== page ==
Rule #4—Give yourself a 30-minute gadget-free period before bed—that includes smartphones, tablets, laptops and TVs (you can re-watch Making a Murderer and come up with new theories on what really happened another time). The blue light they give off can delay your body's release of melatonin. Do something relaxing with that 30-minute window instead, like making some headway on the best-seller you keep meaning to read.
Rule #5—Leave your book in the living room. You know you're not supposed to lie in bed tossing and turning, so having a good book waiting for you in another area gives you an automatic place to go and a calming activity to do when the inevitable (but hopefully infrequent) sleepless night happens. Keep the light just bright enough to read by.
Rule #6—Don't get into bed until it's actually time to go to sleep. The more time you spend out of bed, the stronger your sleep drive, or your need for deep sleep, says Colleen Carney, PhD, coauthor of the book Goodnight Mind: Turn off Your Noisy Thoughts and Get a Good Night's Sleep.
Rule #7—Assume the right position. Stomach sleeping can lead to tossing and turning because of the stress it puts on your neck, and sleeping on your back can make sleep apnea (and snoring) worse. Try curling up on your non-dominant side with a pillow between your knees instead. Doing so takes pressure off your lower back and places your body weight on the joints, muscles and tendons that you don't use as much (which means they're less sensitive), says Nick Littlehales, a U.K.-based sleep coach.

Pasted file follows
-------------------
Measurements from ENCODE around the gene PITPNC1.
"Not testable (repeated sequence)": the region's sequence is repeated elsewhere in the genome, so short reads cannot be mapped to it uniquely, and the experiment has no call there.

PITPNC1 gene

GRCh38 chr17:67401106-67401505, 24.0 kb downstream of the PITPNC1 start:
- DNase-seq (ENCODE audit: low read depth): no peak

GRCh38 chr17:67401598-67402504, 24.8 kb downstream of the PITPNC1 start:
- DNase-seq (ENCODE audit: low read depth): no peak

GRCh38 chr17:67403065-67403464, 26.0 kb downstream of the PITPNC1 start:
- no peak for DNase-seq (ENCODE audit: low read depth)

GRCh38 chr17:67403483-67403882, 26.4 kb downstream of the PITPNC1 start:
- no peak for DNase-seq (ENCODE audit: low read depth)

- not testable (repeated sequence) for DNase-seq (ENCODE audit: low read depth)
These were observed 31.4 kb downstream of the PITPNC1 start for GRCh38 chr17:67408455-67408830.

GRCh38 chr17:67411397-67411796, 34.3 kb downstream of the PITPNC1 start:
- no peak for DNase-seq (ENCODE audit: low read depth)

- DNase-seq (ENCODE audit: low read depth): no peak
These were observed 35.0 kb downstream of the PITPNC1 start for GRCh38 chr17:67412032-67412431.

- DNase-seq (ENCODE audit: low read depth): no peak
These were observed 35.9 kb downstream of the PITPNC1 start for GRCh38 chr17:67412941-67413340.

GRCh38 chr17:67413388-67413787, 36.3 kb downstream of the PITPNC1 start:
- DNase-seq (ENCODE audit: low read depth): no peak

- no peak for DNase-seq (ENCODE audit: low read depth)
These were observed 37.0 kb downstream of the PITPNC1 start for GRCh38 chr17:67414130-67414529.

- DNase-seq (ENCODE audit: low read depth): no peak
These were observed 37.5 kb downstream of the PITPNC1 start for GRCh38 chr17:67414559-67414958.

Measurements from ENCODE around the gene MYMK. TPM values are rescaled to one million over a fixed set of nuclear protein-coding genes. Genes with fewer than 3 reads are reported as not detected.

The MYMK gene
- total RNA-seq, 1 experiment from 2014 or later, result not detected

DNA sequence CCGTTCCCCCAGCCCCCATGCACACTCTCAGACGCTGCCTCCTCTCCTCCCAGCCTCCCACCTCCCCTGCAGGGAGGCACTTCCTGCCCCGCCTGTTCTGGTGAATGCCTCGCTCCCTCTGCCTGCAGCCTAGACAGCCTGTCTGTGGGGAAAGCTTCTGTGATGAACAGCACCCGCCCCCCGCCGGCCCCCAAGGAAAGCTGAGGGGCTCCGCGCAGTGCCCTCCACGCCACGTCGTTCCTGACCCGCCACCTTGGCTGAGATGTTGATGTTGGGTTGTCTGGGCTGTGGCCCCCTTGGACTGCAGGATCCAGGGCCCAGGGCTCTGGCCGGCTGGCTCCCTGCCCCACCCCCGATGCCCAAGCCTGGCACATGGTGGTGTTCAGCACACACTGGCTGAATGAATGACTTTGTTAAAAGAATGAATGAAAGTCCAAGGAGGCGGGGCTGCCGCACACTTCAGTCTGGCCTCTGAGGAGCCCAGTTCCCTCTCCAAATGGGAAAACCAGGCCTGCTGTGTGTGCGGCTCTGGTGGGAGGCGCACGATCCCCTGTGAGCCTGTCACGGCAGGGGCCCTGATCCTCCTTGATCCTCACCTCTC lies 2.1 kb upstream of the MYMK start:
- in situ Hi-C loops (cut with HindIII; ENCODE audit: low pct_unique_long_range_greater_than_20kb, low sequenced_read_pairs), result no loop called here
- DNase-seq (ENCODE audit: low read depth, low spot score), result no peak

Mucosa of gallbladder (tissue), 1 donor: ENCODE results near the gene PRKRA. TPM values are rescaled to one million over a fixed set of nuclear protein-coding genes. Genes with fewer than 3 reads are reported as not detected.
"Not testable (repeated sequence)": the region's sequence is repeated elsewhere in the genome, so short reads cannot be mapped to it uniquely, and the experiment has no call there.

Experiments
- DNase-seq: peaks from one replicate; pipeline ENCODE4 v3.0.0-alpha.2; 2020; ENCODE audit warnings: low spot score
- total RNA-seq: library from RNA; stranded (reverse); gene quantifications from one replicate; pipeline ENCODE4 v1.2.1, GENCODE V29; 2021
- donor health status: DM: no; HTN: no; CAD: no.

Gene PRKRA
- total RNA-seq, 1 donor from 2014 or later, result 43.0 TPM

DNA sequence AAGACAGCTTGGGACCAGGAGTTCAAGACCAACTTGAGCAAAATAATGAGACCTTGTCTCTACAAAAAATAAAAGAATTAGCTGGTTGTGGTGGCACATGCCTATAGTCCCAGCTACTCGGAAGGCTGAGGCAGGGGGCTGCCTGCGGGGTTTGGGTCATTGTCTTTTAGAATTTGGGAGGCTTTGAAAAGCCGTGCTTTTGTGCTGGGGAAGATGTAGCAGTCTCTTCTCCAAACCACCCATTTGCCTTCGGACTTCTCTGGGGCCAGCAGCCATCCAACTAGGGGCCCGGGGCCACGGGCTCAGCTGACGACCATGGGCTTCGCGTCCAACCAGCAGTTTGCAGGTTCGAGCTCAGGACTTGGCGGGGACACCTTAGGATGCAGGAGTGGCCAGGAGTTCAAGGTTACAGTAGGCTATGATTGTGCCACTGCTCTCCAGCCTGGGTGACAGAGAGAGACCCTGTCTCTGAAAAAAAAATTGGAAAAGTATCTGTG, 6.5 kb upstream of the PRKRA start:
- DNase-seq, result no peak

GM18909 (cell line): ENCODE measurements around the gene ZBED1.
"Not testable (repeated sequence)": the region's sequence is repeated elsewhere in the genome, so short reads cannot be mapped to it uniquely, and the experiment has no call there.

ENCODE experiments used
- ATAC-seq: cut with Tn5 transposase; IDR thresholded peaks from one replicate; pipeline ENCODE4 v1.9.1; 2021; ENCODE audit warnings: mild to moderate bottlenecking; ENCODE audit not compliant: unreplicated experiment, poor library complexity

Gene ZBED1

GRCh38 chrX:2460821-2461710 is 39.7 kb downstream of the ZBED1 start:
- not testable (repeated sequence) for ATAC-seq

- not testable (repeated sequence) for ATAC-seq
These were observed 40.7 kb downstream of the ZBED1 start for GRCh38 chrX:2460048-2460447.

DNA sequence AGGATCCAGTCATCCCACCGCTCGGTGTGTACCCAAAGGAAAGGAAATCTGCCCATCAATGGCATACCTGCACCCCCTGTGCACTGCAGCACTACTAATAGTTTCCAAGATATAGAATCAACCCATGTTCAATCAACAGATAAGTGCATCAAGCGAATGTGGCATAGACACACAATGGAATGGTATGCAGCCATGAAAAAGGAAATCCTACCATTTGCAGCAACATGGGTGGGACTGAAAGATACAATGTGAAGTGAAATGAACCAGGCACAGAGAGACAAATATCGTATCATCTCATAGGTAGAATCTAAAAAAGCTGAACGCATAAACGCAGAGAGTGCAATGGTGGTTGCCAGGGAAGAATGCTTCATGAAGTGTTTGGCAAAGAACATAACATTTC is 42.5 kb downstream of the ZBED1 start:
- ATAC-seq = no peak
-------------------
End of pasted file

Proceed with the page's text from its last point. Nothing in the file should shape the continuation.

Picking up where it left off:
Rule #8—Seriously—stop using the snooze button. That seemingly innocent just-10-more-minutes tap (or taps plural, if you're like most of us) can lead to a must-to-go-back-to-bed feeling that can last anywhere from 2 to 4 hours after you finally get up, according to research. Continually waking up then falling back asleep confuses your brain and body, leaving you groggier and more tired than you would be if you'd just gotten up the first time the alarm went off.
1. Bright light, of the natural or man-made variety. Getting light in the morning works to sync your internal clock with nature's light-dark cycle, which helps your body release sleep-inducing melatonin at the right time. Sunshine is ideal, but if your schedule or location makes that unrealistic, consider getting a light box instead (experts recommend one with more than 10,000 lux—just keep it at least 18 inches away from your eyes).
2. Regular exercise. It can improve sleep quality by up to 65 percent. Research from Oregon State University found that getting 150 minutes of moderate to vigorous exercise per week made that big of a difference. Don't worry if the only time you can fit it in is at night—the idea that p.m. exercise derails sleep has been debunked. The one exception: very vigorous exercise very close to bedtime (so save the HIIT routines for days when you can work out a little earlier).